Tied with CMoS, however, is the dictionary. Merriam-Webster, to be exact. Specifically I would say I use it more than any other site, perhaps second only to Google, which is another essential site to have at hand when doing an edit. One of the most basic practices for an editor is keeping a running style sheet–a list of words and phrases built as the edit progresses to keep track of when the author uses unconventional capitalization, for example, or how to spell a character’s name. On my style sheet, in addition I always keep track of all the words I look up in the dictionary, in case they appear in the manuscript again. In fact, often my sheet is nothing but a list of such words. For example, during about forty-five minutes of editing tonight, I compiled this list:

tree line
seat belt
shoulder blade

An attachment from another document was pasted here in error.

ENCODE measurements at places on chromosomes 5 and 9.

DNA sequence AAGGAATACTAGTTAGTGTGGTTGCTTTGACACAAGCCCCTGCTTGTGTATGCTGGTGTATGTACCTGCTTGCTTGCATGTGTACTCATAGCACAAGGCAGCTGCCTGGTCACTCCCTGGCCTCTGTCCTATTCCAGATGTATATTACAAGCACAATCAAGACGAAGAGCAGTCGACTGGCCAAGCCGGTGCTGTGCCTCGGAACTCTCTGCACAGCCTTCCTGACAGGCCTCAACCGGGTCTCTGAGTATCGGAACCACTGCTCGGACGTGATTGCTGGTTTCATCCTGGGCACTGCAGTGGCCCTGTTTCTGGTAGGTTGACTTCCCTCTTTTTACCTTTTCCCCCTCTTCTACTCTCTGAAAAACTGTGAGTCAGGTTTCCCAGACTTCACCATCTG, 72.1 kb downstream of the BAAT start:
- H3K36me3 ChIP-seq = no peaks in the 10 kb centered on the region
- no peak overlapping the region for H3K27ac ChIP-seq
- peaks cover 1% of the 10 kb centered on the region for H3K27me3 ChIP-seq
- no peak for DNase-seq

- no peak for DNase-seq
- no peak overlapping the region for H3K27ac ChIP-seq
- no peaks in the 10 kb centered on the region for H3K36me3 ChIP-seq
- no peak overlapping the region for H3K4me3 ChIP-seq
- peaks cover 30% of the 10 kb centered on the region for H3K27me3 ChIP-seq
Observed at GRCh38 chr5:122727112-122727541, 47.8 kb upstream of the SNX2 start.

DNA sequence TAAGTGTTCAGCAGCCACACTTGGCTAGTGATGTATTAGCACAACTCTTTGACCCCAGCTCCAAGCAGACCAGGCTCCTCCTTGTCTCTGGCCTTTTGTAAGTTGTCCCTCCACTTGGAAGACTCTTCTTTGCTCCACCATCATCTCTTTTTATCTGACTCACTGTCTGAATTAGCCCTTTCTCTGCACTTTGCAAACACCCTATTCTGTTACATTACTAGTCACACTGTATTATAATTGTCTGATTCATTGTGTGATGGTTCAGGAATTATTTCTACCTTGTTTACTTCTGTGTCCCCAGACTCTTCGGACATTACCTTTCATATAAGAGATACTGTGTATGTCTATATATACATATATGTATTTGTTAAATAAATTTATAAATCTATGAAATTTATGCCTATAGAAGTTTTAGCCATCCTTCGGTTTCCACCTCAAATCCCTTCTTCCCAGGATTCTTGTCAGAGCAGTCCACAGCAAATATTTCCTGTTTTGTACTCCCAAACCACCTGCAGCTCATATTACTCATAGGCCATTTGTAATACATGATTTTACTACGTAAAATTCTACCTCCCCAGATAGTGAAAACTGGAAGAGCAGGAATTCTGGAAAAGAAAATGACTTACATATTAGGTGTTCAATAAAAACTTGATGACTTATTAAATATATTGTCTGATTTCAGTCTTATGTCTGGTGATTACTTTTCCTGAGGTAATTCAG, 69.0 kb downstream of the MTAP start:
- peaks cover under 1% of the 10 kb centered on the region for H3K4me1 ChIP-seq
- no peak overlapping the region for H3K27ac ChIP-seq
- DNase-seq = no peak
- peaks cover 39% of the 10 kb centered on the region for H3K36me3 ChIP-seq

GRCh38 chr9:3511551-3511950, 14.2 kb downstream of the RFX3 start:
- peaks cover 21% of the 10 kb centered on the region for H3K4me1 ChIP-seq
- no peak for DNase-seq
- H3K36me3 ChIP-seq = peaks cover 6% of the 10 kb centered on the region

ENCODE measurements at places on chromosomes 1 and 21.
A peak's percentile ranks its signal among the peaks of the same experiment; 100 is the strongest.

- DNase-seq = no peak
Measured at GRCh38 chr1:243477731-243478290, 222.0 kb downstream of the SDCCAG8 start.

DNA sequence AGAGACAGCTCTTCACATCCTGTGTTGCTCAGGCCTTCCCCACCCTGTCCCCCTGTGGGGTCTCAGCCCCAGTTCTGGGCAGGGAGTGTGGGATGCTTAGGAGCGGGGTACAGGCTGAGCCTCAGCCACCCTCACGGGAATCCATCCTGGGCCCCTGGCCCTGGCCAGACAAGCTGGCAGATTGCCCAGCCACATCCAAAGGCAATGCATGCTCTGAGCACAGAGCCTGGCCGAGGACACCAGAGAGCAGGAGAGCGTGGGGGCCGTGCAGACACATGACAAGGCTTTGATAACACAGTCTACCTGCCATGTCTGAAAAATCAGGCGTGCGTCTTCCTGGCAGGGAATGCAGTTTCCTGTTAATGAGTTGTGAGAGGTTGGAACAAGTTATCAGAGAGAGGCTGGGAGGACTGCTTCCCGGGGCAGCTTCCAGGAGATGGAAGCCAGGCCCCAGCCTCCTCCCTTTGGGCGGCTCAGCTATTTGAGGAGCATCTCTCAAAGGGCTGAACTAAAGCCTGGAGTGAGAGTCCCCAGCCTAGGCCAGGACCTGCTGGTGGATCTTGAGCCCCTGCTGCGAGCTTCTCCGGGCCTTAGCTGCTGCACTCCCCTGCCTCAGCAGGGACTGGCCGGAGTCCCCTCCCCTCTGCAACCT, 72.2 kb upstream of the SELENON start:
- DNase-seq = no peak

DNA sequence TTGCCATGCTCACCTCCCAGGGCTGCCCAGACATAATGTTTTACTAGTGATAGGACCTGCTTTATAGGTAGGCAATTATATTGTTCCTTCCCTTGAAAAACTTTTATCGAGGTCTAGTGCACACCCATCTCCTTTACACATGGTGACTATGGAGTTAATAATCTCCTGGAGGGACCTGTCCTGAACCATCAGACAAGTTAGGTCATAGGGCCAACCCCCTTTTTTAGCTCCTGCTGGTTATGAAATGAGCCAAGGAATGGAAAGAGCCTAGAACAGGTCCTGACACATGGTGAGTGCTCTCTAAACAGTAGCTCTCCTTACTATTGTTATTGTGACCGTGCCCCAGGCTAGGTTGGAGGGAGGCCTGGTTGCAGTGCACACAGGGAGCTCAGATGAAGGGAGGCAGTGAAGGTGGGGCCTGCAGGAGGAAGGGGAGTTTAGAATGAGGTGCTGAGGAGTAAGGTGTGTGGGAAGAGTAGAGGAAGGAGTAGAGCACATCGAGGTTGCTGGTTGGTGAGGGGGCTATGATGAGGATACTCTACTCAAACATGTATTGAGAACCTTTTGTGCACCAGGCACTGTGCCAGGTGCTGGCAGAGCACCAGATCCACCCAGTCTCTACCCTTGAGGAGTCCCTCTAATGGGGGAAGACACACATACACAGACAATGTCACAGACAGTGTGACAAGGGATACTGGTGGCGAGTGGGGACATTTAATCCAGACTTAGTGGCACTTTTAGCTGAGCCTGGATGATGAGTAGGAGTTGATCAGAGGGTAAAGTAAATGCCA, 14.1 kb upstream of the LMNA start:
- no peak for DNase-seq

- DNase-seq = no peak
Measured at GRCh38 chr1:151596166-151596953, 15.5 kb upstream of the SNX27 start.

Now, I didn’t look up these words because I didn’t know what they mean. In fact I rarely look up a word to find its definition. Usually I’m looking to find out whether a word is hyphenated or capitalized, if it’s one word or two, and so on. I need to know not what it means but rather how it’s supposed to look. This, I believe, is the secondary purpose of a dictionary: not to define but to dictate the standard appearance of each word. That standard is important in editing, where consistency is the number one rule; it’s even okay not to follow a rule, as long as it’s done consistently.